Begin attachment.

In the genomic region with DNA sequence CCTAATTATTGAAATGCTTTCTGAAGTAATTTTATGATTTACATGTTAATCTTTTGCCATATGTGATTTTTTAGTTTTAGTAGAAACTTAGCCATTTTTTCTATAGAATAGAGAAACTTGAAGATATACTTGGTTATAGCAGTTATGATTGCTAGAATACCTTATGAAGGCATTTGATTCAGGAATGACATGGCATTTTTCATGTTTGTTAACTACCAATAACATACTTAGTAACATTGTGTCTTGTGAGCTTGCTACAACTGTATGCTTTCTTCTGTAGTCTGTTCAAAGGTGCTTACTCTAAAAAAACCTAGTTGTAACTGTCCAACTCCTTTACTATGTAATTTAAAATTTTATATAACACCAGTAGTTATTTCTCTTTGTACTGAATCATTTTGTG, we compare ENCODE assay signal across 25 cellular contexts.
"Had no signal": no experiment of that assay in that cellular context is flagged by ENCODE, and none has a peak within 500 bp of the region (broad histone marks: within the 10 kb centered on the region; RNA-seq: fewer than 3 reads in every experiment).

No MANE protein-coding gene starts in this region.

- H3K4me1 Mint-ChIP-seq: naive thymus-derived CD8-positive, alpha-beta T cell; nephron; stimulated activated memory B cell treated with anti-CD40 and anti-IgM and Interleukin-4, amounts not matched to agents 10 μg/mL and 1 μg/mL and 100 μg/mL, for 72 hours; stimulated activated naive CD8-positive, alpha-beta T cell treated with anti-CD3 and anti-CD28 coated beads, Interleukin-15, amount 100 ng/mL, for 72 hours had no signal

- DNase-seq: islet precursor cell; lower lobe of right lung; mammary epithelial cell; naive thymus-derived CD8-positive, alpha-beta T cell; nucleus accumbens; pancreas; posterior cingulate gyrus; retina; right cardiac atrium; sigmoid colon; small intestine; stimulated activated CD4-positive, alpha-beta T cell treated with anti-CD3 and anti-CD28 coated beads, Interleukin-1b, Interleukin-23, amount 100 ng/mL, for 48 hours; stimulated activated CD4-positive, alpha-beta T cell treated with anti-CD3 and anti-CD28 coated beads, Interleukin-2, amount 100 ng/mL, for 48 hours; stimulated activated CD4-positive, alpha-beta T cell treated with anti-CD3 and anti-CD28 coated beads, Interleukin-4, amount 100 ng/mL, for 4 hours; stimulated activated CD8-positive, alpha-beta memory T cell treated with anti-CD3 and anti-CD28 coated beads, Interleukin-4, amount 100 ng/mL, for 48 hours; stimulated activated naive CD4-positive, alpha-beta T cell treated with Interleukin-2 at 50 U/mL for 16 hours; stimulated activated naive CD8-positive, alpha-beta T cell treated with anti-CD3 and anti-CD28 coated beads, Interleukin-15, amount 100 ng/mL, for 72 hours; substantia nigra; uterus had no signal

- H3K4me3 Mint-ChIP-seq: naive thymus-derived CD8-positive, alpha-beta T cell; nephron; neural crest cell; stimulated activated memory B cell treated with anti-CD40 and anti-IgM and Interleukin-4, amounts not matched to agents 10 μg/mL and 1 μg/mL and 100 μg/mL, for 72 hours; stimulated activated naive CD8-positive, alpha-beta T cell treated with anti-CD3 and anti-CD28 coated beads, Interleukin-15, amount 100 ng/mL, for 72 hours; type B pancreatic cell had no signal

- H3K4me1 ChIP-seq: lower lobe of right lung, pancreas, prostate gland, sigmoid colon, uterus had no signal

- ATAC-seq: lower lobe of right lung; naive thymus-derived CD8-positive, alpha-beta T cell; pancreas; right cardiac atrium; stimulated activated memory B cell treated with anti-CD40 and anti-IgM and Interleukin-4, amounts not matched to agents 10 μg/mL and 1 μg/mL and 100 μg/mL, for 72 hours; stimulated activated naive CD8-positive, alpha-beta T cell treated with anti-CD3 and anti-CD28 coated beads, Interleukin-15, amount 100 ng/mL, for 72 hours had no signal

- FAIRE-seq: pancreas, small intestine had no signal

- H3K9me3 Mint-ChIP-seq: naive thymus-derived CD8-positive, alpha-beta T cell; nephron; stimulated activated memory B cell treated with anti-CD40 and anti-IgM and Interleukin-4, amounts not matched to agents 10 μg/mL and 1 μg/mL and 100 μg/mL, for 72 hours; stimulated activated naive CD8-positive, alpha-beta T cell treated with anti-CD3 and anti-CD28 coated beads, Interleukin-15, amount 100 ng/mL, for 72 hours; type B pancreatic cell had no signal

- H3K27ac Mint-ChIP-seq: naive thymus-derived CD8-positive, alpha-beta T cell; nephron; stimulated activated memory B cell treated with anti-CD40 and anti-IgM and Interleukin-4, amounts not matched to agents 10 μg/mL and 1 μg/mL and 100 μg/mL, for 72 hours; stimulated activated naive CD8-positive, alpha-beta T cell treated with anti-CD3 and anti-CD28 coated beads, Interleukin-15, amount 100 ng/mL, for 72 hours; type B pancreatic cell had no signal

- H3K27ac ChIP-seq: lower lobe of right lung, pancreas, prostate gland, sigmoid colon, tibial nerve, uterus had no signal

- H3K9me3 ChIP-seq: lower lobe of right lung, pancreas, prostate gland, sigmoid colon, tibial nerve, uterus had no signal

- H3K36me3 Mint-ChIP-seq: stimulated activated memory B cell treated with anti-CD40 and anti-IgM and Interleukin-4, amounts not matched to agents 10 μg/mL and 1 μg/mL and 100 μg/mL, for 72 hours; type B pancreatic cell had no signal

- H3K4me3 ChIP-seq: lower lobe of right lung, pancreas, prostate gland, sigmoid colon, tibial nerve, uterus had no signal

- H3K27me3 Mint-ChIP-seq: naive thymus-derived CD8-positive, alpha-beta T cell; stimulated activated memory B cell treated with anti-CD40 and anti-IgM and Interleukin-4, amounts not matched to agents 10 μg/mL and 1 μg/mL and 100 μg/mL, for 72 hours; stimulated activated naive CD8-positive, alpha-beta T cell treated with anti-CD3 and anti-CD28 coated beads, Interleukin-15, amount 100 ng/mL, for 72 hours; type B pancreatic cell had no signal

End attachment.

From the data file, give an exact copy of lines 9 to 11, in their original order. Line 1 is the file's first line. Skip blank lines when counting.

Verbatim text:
- FAIRE-seq: pancreas, small intestine had no signal

- H3K9me3 Mint-ChIP-seq: naive thymus-derived CD8-positive, alpha-beta T cell; nephron; stimulated activated memory B cell treated with anti-CD40 and anti-IgM and Interleukin-4, amounts not matched to agents 10 μg/mL and 1 μg/mL and 100 μg/mL, for 72 hours; stimulated activated naive CD8-positive, alpha-beta T cell treated with anti-CD3 and anti-CD28 coated beads, Interleukin-15, amount 100 ng/mL, for 72 hours; type B pancreatic cell had no signal

- H3K27ac Mint-ChIP-seq: naive thymus-derived CD8-positive, alpha-beta T cell; nephron; stimulated activated memory B cell treated with anti-CD40 and anti-IgM and Interleukin-4, amounts not matched to agents 10 μg/mL and 1 μg/mL and 100 μg/mL, for 72 hours; stimulated activated naive CD8-positive, alpha-beta T cell treated with anti-CD3 and anti-CD28 coated beads, Interleukin-15, amount 100 ng/mL, for 72 hours; type B pancreatic cell had no signal